Camtasia starts at $299 for individual users. ScreenFlow’s base cost is $149 per user license. This marks it as the clear winner in this portion of this heads-up competition at about half the price. This trend has been consistent over the past price hikes in their short stint of market competition, with ScreenFlow costing $99 back when Camtasia was $199.

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Ongoing Costs

You don’t have to continue paying for the software once you buy it, but both companies charge for upgrades, additional features, and priority technical support. ScreenFlow charges for access to premium support services and its library of stock media assets. The library runs $79 a year, and the support is $39 a year.

Camtasia includes the next version of the software as part of its cost, which does cut down on the price over time. The annual cost for the Camtasia Maintenance support service is $50, but the price includes continued access to the next version.

Bulk Discounts

For companies that have several content producers and editors who will benefit from sharing the same software, additional licenses can be purchased at a discount.

ScreenFlow’s bulk Super Pak includes 5 licenses with a year of access to the stock media library for the price of just the licenses, and the bulk premium support package also cuts the cost of the first year of media access. If you don’t plan on utilizing the assets, the promoted bulk packages offer no benefit.

The company does have a general policy on desktop applications that gives a 5% cost reduction when buying 10 to 20 copies, which rises to 10% for larger orders.

Camtasia’s bulk discount has a larger range of price drops with the suggestion to contact sales for orders of over 100. In the 10-14 range, the discount is just over 9%. Once you go beyond that, the discount is greater than ScreenFlow’s by percentage up to about 20% for 50 to 99 units.

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Other Discounts

ScreenFlow’s company offers a 10% discount to educational institutions and non-profit organizations. Subscribers to the premium support service receive a 25% discount on upgrades.

Camtasia’s educational discount is over 25% off of the sticker price, taking it down to $214.71 per unit. The government discount is not quite as large, at $268.99 to start with. The bonus combined with the bulk discount lowers the minimum listed price to $190 for the educational version.

Which Video Editing Software Should You Pick?

Both options have a mix of advantages and disadvantages when making a direct comparison. ScreenFlow’s price is substantially lower, which pairs with its more intuitive interface to make it the most accessible option. Being able to handle 4k video better than Camtasia gives a slight edge in the quality department, as does the quality of its audio recording and ability to record from multiple input streams.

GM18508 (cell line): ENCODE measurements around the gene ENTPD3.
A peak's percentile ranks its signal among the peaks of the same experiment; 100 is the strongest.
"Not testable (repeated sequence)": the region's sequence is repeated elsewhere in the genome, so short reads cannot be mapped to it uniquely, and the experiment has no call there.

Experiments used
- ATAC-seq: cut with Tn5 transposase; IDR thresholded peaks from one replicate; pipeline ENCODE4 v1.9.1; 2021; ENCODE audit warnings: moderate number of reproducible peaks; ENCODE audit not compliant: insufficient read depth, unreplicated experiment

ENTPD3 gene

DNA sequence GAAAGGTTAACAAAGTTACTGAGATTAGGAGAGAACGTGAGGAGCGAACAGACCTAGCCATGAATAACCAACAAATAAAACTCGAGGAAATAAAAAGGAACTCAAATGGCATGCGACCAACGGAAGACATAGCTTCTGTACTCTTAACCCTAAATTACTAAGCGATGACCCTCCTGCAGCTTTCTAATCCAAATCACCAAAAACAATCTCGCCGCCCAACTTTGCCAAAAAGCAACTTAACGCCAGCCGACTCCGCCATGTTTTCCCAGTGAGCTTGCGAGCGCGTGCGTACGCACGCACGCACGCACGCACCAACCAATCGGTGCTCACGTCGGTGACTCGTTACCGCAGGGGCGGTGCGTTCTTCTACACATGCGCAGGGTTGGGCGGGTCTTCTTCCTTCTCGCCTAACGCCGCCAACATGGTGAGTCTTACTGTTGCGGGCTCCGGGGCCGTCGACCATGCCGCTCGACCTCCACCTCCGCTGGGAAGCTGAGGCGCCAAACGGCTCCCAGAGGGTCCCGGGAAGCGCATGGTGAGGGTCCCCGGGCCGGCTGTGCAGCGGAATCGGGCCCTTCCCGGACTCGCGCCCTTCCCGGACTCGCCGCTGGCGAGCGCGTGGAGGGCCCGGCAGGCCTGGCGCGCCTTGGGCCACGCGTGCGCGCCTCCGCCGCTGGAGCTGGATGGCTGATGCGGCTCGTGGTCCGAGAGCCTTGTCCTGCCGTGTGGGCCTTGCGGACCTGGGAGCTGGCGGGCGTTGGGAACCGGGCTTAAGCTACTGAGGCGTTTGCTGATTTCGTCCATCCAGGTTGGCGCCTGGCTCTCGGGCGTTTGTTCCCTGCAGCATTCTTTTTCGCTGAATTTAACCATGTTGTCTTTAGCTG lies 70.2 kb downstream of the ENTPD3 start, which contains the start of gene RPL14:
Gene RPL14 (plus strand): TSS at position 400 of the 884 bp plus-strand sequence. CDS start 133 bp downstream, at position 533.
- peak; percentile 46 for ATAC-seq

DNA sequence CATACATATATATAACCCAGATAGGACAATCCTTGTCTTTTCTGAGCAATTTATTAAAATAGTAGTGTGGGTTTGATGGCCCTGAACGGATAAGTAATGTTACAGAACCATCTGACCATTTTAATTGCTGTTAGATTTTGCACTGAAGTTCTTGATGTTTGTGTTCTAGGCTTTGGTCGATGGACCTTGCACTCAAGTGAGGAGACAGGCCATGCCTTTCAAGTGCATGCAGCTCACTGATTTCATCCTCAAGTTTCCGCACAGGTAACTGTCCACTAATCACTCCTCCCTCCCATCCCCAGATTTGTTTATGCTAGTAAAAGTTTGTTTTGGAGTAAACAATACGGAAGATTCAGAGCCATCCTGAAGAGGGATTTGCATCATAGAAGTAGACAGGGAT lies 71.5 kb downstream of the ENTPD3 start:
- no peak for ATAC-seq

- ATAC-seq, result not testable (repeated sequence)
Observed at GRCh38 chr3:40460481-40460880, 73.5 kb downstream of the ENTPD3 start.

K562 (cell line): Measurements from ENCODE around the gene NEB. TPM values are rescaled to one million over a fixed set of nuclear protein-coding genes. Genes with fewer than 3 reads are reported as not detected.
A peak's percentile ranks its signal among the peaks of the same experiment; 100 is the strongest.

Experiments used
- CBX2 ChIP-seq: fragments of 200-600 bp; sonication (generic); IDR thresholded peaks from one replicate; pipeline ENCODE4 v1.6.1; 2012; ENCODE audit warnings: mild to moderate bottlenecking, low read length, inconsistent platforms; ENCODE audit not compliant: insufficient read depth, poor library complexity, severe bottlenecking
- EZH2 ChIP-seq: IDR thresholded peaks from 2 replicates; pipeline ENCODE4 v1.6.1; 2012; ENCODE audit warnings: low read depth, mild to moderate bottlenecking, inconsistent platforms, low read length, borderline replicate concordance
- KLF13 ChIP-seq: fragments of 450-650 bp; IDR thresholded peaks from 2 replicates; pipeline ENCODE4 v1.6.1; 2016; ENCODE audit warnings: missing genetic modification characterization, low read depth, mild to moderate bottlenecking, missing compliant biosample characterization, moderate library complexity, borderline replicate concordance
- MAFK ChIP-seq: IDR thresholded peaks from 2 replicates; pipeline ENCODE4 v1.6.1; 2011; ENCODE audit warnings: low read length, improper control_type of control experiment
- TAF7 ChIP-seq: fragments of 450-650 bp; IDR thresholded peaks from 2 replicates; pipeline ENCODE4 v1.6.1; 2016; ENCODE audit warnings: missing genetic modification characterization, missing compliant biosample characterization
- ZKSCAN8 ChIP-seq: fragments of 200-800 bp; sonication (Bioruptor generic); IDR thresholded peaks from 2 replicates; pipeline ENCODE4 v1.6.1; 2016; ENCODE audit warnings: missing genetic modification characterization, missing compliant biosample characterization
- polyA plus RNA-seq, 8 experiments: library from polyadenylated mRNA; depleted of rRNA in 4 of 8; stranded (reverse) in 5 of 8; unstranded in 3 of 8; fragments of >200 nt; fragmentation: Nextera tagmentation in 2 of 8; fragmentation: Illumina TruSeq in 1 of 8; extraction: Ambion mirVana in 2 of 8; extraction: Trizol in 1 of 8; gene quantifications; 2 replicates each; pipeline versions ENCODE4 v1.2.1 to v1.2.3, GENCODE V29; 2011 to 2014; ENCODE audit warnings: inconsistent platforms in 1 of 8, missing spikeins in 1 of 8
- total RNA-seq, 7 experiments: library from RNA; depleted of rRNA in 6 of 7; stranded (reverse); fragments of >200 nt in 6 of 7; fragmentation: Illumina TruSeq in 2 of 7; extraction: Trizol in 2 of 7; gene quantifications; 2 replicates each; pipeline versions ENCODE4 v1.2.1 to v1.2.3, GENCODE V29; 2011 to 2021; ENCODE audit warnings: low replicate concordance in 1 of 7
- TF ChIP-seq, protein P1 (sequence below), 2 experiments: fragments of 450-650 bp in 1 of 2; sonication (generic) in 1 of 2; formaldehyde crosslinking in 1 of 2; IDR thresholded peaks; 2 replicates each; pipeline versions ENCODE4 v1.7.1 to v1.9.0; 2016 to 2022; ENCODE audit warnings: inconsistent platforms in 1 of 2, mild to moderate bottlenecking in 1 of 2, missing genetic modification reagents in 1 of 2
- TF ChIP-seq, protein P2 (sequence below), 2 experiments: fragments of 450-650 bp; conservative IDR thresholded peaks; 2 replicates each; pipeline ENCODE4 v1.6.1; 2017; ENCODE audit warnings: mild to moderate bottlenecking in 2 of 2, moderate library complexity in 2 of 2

For the bulk of modern usages, such as streaming content, ScreenFlow does everything that it needs to do without additional features inflating the cost. Its infinite trial makes it easier for busy amateurs who are experimenting with streaming in their rare downtime to test out the software before committing to a purchase.

Where Camtasia will pull ahead is for creators and teams working on more advanced projects where the details of every frame will matter. The drop to UHD can be disappointing, but the suite of tools can allow the full realization of the creators’ ideas to come to life. I

f you stick with Camtasia over time, the value of the Camtasia Maintenance can potentially make it cost less than ScreenFlow, but the initial investment will be higher.

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Educational institutions like digital art or broadcasting schools may find the combined discounts and enhanced performance combination very attractive.

If the initial price doesn’t immediately make the decision for you, the best bet is to give both an honest attempt through their trial version.

FAQ for Camtasia and ScreenFlow

Do you have to keep paying for Camtasia or ScreenFlow?

For both Camtasia and ScreenFlow, your initial software purchase is yours to keep. New versions and additional features may require further payments.

Is there a trial version for Camtasia or ScreenFlow?

Both Camtasia and ScreenFlow have trial versions available for testing the software. Camtasia’s has a 30-day limit, while ScreenFlow will let the trial version run indefinitely. Both produce watermarked versions of content until a license is purchased.

Can ScreenFlow and Camtasia stream in high definition?

Camtasia supports editing of videos up to ultra HD, and it can import 4k and 5k videos for other purposes. ScreenFlow can stream, record, and edit at up to 4k resolution.

Can I stream from multiple sources using Camtasia or ScreenFlow?

ScreenFlow supports streaming from multiple video and audio sources at the same time. Camtasia has no current way to do so.